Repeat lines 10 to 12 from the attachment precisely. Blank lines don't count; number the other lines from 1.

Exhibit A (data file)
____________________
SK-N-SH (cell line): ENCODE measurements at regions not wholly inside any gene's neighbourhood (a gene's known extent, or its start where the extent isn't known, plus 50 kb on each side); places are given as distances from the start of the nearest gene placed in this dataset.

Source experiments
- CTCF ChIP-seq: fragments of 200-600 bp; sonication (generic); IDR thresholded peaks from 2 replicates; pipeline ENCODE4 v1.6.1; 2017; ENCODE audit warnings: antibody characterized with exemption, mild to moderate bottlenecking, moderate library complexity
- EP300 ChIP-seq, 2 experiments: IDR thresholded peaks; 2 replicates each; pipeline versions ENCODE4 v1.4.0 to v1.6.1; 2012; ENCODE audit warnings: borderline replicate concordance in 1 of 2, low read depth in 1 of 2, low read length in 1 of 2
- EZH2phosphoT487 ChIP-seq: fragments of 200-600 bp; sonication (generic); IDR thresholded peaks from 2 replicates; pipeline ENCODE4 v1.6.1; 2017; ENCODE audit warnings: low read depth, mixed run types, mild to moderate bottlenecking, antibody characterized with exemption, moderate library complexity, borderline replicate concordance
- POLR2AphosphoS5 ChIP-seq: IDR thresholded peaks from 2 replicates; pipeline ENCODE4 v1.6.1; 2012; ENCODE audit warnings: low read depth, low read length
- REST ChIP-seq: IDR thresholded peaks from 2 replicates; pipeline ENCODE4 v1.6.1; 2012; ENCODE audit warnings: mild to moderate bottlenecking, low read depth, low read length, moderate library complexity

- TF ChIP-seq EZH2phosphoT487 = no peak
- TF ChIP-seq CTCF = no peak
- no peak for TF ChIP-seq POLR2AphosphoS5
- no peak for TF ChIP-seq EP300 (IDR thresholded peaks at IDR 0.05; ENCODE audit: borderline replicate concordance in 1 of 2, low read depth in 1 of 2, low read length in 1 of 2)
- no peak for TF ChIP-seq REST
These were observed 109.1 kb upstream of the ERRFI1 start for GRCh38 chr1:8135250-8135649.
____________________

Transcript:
- no peak for TF ChIP-seq POLR2AphosphoS5
- no peak for TF ChIP-seq EP300 (IDR thresholded peaks at IDR 0.05; ENCODE audit: borderline replicate concordance in 1 of 2, low read depth in 1 of 2, low read length in 1 of 2)
- no peak for TF ChIP-seq REST